There are many different styles of yoga out there. Every one of them will make you sweat in places you may not expect. This includes the *ahem* groin and crotch regions. Here is where those two critical words come into play again: your underwear should be lightweight and breathable. Excess sweat in the private areas can become all too public, even in a pair of dark-colored yoga pants or leggings. Avoid cotton and opt instead for something that provides moisture management and won't weigh you down. You may want to consider going with trunks over briefs to keep chafing from becoming a serious problem for men.
Yoga is a rare form of exercise where it's generally safe to practice barefoot. However, it's not uncommon for people to wear socks during their practice. For the most part, it just comes down to a matter of personal preference. Some folks like socks, some go with bare feet. It all really depends on your level of comfort. For the more serious yogi, there are specially designed socks explicitly made for yoga. These yoga socks come equipped with little rubber studs for extra grip to keep you from slipping on your mat. The best socks also allow for your toes to stretch (you can even find socks with all five toes, resembling a glove), and they should wick moisture and breathe well.
How to Wear your Hair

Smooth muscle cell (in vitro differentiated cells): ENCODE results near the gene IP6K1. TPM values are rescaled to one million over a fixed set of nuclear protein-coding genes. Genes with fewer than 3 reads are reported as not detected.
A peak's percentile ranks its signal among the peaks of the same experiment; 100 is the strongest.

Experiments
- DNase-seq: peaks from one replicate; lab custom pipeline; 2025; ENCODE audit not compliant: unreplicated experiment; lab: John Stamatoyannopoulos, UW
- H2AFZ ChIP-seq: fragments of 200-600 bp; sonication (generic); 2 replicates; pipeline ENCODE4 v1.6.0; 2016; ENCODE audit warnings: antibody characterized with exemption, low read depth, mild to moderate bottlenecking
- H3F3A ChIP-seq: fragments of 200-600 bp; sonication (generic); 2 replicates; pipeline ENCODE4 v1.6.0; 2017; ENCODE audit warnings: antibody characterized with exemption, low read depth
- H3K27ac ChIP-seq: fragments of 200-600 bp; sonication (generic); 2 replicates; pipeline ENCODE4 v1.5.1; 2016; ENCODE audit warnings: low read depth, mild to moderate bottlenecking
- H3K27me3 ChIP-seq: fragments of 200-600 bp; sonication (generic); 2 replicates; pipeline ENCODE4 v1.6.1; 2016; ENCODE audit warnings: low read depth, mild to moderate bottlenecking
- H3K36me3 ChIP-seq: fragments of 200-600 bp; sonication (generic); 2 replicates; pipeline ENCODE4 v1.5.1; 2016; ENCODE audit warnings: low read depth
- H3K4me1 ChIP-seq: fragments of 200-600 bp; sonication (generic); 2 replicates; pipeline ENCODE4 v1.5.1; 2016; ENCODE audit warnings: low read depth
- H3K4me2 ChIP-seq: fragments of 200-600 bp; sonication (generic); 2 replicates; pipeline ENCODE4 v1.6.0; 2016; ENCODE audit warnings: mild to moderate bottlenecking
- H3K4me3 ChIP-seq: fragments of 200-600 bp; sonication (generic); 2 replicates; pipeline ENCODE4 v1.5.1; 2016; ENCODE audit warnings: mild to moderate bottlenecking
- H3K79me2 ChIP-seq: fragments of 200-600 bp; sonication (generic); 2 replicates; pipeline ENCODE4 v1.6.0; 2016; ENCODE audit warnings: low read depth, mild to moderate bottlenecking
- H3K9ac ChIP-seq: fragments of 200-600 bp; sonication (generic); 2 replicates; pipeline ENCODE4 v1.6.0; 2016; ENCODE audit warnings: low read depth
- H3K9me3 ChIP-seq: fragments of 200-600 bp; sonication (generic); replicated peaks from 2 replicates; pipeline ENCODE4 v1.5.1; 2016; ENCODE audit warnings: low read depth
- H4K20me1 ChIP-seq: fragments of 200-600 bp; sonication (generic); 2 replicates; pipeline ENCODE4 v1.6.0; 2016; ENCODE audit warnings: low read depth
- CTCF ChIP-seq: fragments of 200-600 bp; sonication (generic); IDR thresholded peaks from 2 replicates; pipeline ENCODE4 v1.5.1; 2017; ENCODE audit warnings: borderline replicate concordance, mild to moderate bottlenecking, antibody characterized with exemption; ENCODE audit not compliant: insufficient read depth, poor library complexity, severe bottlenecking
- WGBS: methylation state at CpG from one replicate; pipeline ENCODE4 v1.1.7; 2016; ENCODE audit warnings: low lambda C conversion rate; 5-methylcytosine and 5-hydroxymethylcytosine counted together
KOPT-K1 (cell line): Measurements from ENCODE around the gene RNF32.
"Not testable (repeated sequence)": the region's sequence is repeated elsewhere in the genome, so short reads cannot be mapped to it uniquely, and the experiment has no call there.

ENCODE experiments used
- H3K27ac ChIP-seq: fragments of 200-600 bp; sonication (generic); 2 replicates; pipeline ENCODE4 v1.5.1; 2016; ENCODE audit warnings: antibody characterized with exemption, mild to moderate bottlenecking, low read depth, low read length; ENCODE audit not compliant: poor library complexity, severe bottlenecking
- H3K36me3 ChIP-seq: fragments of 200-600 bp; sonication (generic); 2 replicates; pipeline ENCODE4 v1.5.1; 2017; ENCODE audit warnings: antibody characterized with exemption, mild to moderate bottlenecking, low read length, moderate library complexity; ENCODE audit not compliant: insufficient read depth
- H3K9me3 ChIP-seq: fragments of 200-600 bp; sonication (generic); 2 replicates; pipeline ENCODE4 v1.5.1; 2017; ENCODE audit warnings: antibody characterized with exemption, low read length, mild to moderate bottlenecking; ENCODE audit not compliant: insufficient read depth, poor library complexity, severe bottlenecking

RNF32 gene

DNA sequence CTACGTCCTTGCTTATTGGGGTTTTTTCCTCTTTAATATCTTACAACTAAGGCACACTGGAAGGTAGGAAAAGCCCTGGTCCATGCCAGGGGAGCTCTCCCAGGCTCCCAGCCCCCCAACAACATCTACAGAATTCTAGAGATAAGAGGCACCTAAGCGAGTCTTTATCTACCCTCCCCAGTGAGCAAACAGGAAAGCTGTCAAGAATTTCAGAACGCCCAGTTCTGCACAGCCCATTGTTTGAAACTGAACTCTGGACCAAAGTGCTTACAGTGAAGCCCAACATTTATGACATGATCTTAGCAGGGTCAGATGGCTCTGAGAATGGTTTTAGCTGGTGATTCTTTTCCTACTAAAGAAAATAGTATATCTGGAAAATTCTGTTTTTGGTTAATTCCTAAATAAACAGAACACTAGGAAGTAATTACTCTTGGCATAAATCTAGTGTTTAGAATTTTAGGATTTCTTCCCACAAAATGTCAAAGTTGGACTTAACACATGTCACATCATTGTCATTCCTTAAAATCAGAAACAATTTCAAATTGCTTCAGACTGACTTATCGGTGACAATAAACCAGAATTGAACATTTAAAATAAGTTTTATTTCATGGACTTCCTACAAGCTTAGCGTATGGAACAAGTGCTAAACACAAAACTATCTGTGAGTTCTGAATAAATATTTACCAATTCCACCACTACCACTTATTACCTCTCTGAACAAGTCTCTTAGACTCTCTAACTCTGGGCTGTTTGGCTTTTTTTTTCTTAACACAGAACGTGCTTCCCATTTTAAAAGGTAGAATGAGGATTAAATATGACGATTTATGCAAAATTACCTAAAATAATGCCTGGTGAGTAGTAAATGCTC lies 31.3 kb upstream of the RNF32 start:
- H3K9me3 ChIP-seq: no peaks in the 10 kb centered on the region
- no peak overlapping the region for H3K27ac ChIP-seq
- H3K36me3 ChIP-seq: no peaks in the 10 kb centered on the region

You want to look good in yoga class, but your hair shouldn't be something you put much effort into. If you're doing the class right, chances are your hair is going to be completely messed up by the end. We already mentioned how much you might sweat, and there are many postures in which your head will rest against your mat. Anyone with long hair will need to tie it back into a bun or ponytail to keep it from hanging in your eyes and getting stuck to your face.
Related: How Many Calories Does Yoga Burn
Dressing for Hot Yoga
The heat in a hot yoga studio will be turned up to 105 degrees or hotter, and you can't practice naked no matter how much you may want to in the heat. Since you need to remain clothed, picking the right clothing to wear is essential. We've said it before, and we'll say it again: you want lightweight, breathable materials that are designed to absorb moisture away from the skin. You will probably want to avoid long sleeves and go with shorts over leggings or yoga pants. The goal here is comfort because it definitely won't be pleasant in that sweltering heat.
Before You Go
If you have workout clothes or running gear in which you already feel good, then you can easily wear these items to yoga. But if you're just getting started on a New Year's resolution or you want a fresh start on getting fit and healthy, remember to steer clear of baggy clothes, go for dependable materials that are built to last, and above all, make sure you're comfortable.
Looking for high quality yoga gear to assist you on your yoga journey? Check out the Yoga Society Shop.